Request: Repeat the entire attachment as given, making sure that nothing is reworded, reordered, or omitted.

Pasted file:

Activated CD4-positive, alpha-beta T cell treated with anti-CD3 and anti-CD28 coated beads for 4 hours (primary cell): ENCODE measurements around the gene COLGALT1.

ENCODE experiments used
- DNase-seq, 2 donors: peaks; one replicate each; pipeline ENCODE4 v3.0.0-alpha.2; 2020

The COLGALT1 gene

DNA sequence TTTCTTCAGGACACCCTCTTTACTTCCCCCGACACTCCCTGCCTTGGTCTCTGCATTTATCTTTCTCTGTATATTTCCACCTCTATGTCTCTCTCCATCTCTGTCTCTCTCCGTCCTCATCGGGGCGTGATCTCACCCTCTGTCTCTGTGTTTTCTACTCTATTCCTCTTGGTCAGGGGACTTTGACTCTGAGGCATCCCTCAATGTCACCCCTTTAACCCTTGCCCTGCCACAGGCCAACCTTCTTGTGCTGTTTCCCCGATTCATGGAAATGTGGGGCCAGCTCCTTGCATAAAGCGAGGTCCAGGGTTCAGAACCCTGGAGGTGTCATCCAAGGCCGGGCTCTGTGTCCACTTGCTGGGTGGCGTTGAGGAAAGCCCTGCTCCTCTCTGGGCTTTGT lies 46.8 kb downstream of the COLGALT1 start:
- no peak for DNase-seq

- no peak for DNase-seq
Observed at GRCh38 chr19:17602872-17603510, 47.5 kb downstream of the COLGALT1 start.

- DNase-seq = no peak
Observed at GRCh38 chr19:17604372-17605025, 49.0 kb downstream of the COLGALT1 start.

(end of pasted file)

Activated CD4-positive, alpha-beta T cell treated with anti-CD3 and anti-CD28 coated beads for 4 hours (primary cell): ENCODE measurements around the gene COLGALT1.

ENCODE experiments used
- DNase-seq, 2 donors: peaks; one replicate each; pipeline ENCODE4 v3.0.0-alpha.2; 2020

The COLGALT1 gene

DNA sequence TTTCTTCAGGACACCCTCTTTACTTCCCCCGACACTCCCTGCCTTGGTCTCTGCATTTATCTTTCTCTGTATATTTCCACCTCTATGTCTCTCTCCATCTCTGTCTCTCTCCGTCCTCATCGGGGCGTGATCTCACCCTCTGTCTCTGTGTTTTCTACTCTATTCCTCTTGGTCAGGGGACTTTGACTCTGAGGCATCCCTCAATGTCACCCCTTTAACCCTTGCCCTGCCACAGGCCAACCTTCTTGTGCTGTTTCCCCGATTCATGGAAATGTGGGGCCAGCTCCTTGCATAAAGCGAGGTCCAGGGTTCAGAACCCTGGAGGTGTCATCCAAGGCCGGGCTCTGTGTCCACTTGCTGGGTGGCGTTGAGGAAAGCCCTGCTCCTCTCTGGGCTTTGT lies 46.8 kb downstream of the COLGALT1 start:
- no peak for DNase-seq

- no peak for DNase-seq
Observed at GRCh38 chr19:17602872-17603510, 47.5 kb downstream of the COLGALT1 start.

- DNase-seq = no peak
Observed at GRCh38 chr19:17604372-17605025, 49.0 kb downstream of the COLGALT1 start.